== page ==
Dear Fellow Reader,
If you follow this blog, you know that when I go on vacation, I read a lot. I am back from a week away and I am happy to tell you that I finished several books (okay, 6). There were several that I felt were very good. I had been on a streak of books that were okay but nothing great. I am so glad that streak is broken. So, let’s get started.
I liked The Great Alone by Kristen Hannah. I will tell you a secret. I know that Ms. Hannah’s The Nightingale was a huge favorite. I never finished it. I did not engage for some reason. I know everyone loved it but that happens. BUT I did enjoy The Great Alone. I will also say that this book has not been the hit The Nightingale was, but I liked it much better.
The Great Alone tells the story of the Allbright family. The story is told from the perspective of the daughter Leni, who is 13 when the story begins. Leni has been in and out of several schools and never seems to fit in. She longs to have a friend. Leni’s father was a POW in Vietnam and suffers from alcoholism, anger issues, and PTSD. He can’t hold a job, so they move frequently. At the beginning of the book, Ernt, Leni’s father, receives a letter telling him that he inherited a house and some land in Homer, Alaska. Ernt feels that moving to Alaska will be his salvation. That it will be better for him where there are fewer people. Leni doesn’t want to move. She urges her parents to let her finish the school year, but her father is all fired up so off they go.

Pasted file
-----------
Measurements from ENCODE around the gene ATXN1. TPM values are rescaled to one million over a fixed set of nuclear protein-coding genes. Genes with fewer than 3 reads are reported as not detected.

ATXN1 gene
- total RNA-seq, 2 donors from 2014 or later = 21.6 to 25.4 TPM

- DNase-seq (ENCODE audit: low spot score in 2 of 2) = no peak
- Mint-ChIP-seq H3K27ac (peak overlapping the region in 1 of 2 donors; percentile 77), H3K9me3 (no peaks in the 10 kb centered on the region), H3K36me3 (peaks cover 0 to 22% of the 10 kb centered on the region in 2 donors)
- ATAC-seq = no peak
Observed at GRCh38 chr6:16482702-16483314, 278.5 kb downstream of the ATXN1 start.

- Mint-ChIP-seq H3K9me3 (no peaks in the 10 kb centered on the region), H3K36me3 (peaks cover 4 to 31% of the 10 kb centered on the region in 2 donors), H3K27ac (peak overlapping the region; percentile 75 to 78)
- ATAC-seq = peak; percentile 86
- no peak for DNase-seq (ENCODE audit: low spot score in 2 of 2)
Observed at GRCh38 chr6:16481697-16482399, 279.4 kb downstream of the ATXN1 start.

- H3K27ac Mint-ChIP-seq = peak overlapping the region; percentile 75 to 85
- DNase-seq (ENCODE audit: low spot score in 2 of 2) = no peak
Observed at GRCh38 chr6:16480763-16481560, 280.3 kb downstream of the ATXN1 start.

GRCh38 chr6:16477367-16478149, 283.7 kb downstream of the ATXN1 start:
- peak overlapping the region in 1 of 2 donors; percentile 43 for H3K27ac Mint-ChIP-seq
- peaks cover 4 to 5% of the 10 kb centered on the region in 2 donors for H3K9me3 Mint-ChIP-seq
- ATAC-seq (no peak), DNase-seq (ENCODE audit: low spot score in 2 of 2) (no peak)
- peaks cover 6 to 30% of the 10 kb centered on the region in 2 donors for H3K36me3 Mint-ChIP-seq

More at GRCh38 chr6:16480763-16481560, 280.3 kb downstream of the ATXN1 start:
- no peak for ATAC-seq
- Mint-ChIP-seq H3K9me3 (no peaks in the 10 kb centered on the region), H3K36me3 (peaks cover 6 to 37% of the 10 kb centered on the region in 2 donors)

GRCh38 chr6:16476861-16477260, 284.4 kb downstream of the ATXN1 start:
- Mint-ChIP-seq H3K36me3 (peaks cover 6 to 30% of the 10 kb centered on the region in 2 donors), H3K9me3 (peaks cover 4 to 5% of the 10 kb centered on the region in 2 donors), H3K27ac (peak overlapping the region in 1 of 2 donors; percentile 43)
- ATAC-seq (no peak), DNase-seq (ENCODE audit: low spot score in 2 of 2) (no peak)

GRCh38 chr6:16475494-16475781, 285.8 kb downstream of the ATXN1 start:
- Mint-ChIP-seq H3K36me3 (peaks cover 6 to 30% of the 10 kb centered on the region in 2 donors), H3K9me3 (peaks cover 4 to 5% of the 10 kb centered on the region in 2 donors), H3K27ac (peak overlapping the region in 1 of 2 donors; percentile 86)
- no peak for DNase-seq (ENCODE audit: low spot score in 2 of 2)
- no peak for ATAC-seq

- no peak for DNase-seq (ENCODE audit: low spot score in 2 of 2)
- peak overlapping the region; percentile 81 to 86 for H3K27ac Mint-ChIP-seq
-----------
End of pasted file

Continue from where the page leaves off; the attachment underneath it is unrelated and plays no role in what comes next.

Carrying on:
The first person they meet in Homer is Large Marge. Large Marge has been in Alaska for a long time. She warns them that they need to prepare for winter. She and some other women in the community come to the house to help put together chicken coops, goat pens, and garden beds. Their help was a big step in getting the Allbrights to start preparing for the winter ahead.
When Leni gets to school in Homer, she meets Matthew Walker, the only other child her age. The immediately become friends. Leni is happy because she now has a friend, but her father is drinking more and there is less daylight every day.
Will Ernt do better with the wide-open spaces of Alaska or will the long winter nights cause him to have more problems? Will the family discover the value of friendship and community in this cold, dark land?
I felt that the story pulled me in quickly. It is not an upbeat story, but Leni is so likable that you want it all to work out for her. I thought this was one of the best books I have read lately. With that said, it seems that the message from my book group was that depending upon what drew you to the book made a difference in how you felt about the book. If you are drawn in by the descriptions of Alaska and life there, you probably will like the book. If you don’t like stories that are about dysfunctional families, alcoholism, and abuse, this is not the book for you.
Thanks for reading!